Donut Age: America's Donut Magazine

Go, Jack-Jack!

I borrowed a (deluxe 2-disk) DVD of The Incredibles from friends a little while ago, and I proceeded to watch the whole thing three times in a week (including once listening to the director's commentary track). It's really delightful, though I find it hard to say exactly why. As one would expect from a Pixar production, the 3D animation is pretty impressive — especially when compared to the conventional flat animation of, say, Madagascar — but it does have limits: I found the characters' unappealingly rubbery complexions an occasional distraction, for example. This has really been true of all the computer-animated films to date (at least from what I've seen.). Even Finding Nemo had similar issues, but they were only really noticeable when during the occasional intervals when humans were on screen.

(One thing writer/director Brad Bird's commentary revealed is that many of the most impressive feats of animation accomplished in the film are utterly lost on the vast majority of viewers — like me — because they are on screen for just a second or are so mundane as to operate below the level of conscious recognition. Apparently the single hardest thing they pulled off was a character putting his hand into a piece of clothing and having it emerge through a tear in the fabric. I'm all for attention to detail — and The Incredibles has that in spades — but if they had spent however many man-months that one micro-scene required on, say, figuring out how to make hair look like hair and not finely spun metal wire, I would probably have appreciated the result more.)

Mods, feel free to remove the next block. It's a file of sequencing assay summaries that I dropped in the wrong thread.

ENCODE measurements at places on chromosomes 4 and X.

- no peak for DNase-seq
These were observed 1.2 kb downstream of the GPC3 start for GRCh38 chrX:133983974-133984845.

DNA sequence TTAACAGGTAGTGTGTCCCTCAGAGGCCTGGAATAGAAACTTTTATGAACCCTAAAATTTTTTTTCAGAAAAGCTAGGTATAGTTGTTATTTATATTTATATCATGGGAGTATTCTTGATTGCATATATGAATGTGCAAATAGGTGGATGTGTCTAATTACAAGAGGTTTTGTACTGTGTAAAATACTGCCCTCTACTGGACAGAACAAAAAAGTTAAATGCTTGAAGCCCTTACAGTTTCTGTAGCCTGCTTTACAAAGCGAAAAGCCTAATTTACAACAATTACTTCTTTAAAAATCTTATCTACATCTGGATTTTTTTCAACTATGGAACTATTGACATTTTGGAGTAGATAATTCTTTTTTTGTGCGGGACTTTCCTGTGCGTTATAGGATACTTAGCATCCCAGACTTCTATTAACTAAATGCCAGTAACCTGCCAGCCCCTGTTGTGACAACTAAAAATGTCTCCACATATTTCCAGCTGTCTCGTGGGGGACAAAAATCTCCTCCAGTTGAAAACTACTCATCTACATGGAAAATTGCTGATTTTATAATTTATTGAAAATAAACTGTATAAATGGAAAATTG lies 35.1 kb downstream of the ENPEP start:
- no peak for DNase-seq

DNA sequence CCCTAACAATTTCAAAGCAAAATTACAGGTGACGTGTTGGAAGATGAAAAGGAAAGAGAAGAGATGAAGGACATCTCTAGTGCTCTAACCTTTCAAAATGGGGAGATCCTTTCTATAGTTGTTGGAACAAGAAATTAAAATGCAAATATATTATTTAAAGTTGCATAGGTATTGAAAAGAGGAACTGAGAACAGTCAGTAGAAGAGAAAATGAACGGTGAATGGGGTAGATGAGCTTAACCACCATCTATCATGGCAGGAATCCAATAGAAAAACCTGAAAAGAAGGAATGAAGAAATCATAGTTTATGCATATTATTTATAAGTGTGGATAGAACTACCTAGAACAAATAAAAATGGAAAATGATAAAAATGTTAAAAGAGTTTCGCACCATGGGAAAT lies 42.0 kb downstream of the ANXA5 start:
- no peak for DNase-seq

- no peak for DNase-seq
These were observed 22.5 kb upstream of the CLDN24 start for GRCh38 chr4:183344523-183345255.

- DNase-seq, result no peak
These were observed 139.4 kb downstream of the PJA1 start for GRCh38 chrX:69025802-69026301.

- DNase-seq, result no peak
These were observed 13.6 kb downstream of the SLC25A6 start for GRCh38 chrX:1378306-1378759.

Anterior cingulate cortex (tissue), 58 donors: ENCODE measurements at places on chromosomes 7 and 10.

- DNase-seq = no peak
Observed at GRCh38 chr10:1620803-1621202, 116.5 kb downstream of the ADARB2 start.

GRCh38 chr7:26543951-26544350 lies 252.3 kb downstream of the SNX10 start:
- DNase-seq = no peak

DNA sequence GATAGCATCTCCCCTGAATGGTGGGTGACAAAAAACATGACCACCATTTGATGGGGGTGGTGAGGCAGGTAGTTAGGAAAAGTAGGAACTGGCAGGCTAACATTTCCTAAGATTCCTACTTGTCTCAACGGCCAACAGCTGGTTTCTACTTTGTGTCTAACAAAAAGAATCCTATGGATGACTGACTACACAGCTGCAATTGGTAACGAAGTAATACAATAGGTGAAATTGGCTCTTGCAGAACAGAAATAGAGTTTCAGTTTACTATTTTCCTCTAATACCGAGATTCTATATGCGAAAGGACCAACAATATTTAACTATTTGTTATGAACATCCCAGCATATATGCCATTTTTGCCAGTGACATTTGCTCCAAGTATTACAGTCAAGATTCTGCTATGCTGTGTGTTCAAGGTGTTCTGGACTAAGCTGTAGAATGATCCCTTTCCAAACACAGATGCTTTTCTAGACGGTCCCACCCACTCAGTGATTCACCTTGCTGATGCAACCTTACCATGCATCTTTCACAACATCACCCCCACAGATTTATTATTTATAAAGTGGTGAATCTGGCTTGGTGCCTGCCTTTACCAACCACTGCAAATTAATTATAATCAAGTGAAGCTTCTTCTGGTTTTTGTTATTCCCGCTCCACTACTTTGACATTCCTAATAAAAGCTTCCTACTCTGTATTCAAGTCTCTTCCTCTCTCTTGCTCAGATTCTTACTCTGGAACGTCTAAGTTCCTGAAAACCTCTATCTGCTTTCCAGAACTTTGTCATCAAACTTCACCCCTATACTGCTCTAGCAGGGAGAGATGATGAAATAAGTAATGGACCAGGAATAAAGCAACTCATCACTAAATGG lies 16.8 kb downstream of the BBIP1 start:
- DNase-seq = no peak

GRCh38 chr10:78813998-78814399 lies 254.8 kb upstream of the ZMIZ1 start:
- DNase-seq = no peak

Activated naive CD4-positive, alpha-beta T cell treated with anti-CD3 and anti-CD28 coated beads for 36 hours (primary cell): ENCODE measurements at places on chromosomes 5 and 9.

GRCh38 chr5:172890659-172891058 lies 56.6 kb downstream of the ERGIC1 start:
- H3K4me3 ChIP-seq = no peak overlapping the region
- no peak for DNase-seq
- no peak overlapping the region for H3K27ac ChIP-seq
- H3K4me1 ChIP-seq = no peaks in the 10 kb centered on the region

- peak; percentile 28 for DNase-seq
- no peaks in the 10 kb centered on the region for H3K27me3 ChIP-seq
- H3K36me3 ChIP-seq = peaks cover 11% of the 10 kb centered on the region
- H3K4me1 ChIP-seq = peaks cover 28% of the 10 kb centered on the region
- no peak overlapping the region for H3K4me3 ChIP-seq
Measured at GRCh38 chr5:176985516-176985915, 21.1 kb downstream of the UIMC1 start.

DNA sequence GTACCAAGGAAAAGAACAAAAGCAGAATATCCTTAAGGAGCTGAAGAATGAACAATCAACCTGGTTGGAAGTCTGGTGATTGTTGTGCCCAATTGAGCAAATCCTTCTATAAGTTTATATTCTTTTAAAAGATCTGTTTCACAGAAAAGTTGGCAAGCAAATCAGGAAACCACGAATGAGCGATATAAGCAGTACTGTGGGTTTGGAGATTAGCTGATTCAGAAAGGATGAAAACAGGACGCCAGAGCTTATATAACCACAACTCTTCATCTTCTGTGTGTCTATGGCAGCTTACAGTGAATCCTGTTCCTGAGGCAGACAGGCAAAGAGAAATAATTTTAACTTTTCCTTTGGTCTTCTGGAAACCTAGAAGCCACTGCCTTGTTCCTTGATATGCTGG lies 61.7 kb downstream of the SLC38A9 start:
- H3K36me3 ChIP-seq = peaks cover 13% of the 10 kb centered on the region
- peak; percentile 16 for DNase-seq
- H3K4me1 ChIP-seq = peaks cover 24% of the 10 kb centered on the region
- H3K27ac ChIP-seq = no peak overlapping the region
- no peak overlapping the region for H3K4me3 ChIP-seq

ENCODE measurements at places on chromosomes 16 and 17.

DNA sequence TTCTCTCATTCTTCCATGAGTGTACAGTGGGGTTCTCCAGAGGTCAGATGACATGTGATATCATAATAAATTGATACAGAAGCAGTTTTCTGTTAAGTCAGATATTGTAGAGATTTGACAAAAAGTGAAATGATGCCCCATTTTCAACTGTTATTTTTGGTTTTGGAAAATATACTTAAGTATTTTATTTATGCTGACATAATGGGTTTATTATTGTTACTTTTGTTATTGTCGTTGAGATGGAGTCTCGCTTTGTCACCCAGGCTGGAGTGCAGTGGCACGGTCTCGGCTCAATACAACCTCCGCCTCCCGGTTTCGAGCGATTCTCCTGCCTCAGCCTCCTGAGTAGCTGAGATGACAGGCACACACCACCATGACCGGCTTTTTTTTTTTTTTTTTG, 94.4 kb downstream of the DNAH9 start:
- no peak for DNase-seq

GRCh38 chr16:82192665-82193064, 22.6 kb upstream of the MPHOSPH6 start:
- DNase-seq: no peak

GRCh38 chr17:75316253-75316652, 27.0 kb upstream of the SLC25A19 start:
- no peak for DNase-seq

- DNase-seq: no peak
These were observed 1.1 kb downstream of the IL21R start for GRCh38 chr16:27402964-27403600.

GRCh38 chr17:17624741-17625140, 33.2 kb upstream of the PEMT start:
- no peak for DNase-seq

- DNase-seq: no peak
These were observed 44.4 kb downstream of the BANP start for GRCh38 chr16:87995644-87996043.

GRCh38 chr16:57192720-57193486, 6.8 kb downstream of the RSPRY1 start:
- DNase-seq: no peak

The story is fairly engaging, but a little scrutiny reveals that nearly everything in it is recycled from stock characters and plots of the superhero genre (with liberal borrowings from James Bond as well). All that material has been ground up and reconstituted in some clever ways, but that is not really the same as doing something really new with the concepts. That's not necessarily a bad thing: the familiarity of all the elements is comforting on one level, and it allows one to sit back and enjoy the playfulness with which they are handled. I like how well the characters' powers suit their personalities (invisibility is the perfect power for a shy, awkward teenage girl, as elasticity is for the harried wife-and-mother who literally bends over backwards to hold her family together). It's clear that Bird has a love for and knowledge of the genre, and that's how he keeps the film walking the fine line between homage and parody. He also adeptly creates the feeling of a whole supers-populated world outside the frame of the movie, giving it a depth many superhero movies lack.

But I think what finally lifted the movie up from pleasant to memorable is the penultimate scene, in which "normal" baby Jack-Jack Superbaby Jack-jack Parr in flaming form evidences his powers just in time to foil the evil Syndrome's attempt to kidnap him. One can almost sympathize with the plight of the unsuspecting villain as his supposedly helpless captive bursts into flame, becomes a lead weight, and then transforms into an angry demonic creature. As the parent of an infant and a toddler, I have to deal with such powers on a regular basis.